When I’m indexing a book, that is the constant question.

The first time I ask, it’s the big question. I want to nail down the metatopic of the book early in the process.  “Metatopic” in indexing means the briefest possible mile-up summary of what the entire book is about.

The metatopic is the structural center of the index, its magnetic north. Every index entry is implicitly filed beneath it. If the book is about ice climbing, there is no main heading for ice climbing, because the rest of the index would be its subentries. Instead you have main headings for techniques, tools, locations, and notable climbers.

In this case, the metatopic is Virginia Woolf’s thoughts on writing. Knowing that, I move on to ask what is this page, paragraph, sentence, word about? Why is it here? What else is it related to? Why might various readers want to look it up?


Other minds, and space.

Ordinarily, professionally, I am not indexing for myself. I am indexing for anyone who might pick up a copy of the book.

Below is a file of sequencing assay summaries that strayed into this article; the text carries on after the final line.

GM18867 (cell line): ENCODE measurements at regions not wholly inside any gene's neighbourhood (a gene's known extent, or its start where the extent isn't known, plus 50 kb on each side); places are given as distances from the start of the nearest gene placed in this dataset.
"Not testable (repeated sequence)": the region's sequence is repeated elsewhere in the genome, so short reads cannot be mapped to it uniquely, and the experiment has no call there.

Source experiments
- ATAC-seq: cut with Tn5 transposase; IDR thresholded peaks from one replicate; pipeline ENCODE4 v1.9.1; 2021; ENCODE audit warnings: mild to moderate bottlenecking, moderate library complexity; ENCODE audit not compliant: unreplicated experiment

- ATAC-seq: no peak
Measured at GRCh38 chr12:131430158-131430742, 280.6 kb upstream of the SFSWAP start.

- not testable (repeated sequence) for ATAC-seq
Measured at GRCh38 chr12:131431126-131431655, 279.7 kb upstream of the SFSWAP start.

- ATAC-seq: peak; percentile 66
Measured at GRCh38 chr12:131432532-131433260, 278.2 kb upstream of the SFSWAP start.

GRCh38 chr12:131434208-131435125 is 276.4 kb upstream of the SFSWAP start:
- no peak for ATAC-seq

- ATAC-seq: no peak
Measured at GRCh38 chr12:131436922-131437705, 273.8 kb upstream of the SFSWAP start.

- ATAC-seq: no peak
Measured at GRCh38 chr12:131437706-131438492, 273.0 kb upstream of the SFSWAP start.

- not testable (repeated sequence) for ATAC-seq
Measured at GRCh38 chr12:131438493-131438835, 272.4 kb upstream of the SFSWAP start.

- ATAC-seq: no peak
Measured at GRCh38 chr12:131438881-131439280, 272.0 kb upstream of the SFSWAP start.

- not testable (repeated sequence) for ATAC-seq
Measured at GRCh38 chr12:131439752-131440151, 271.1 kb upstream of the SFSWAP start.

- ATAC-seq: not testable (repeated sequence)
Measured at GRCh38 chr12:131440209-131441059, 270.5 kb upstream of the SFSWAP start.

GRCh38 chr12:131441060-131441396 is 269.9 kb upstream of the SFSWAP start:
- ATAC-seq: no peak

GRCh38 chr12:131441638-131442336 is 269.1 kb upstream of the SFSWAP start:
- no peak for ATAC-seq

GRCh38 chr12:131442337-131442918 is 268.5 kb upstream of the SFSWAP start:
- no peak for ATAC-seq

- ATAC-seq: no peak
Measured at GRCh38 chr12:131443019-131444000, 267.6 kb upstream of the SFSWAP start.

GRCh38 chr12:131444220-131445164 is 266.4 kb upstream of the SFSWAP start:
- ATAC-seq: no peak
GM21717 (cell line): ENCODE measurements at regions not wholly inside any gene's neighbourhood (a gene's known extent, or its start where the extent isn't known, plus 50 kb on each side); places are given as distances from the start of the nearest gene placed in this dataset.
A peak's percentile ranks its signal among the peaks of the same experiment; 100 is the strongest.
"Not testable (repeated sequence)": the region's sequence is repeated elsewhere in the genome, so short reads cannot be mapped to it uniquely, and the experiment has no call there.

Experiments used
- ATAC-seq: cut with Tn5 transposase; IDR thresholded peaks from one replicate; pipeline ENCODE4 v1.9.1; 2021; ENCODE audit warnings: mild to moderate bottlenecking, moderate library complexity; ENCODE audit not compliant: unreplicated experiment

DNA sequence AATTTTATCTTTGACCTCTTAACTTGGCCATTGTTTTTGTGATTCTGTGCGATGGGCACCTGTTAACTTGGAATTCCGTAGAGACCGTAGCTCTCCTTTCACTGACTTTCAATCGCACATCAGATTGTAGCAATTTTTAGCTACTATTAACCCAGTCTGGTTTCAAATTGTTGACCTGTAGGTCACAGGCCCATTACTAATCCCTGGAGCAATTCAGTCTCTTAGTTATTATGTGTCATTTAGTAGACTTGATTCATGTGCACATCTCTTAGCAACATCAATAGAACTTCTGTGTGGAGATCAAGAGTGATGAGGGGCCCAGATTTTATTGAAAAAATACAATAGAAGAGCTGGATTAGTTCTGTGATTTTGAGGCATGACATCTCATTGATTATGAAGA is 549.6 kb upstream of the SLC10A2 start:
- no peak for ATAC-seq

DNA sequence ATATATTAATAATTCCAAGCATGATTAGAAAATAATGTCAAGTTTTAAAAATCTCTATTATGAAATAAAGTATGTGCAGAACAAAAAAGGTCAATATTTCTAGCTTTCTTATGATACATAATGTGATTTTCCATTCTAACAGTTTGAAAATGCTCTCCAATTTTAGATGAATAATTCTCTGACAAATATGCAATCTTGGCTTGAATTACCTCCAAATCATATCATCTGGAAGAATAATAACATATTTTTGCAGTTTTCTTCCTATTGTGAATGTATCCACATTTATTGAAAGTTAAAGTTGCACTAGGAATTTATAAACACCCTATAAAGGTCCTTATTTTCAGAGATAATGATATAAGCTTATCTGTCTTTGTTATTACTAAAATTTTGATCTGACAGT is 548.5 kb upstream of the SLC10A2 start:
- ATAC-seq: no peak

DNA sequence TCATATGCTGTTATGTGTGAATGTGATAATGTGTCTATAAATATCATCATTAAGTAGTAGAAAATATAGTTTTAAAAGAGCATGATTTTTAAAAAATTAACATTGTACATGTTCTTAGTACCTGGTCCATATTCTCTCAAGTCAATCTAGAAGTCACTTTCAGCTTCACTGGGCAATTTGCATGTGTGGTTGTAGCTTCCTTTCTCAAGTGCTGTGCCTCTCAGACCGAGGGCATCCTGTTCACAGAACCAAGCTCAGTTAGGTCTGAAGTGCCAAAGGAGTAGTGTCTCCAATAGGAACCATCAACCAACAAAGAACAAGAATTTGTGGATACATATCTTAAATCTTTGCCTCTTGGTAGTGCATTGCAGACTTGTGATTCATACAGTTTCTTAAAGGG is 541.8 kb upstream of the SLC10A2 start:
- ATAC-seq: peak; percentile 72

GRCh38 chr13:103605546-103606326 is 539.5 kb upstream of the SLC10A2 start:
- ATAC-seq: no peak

Indexing is both an art and a service. You have to imagine yourself into the minds of others and build an index that speaks to them.

Different people have different vocabularies, and different reasons for approaching the same book. Even a cookbook might be read by a professional chef, an experienced home cook, and someone who has never scrambled an egg. It might be the first time they’ve opened the book, or they might be trying to find that minced lamb recipe they made a while back, the one with crepes and some kind of spicy tomato sauce.

I was motivated to index A Writer’s Diary for personal reasons. I want it to serve me, which means I may pick up little idiosyncratic things I know I’ll want to find later. But I also want to create an index that will serve the needs of other writers. That means I must think about what they might look for, and how they might describe it.  And the old reference librarian in me keeps nudging, saying well, what about the scholars? What about the biographers? Who else?

I am unusually free to do this here!  In the average professional project, there are space limits. Indexes often get whatever pages are left over at the end of a book. You can try to negotiate a smaller font, more columns, but you rarely get free rein to index everything you think is worth indexing because it costs money to add another signature for the sake of an extra page or three of index. So you have to make choices. And then you have to stick to them. If you’re picking up a topic, pick it up every time. If you’re not picking it up, you must pass it by, every time.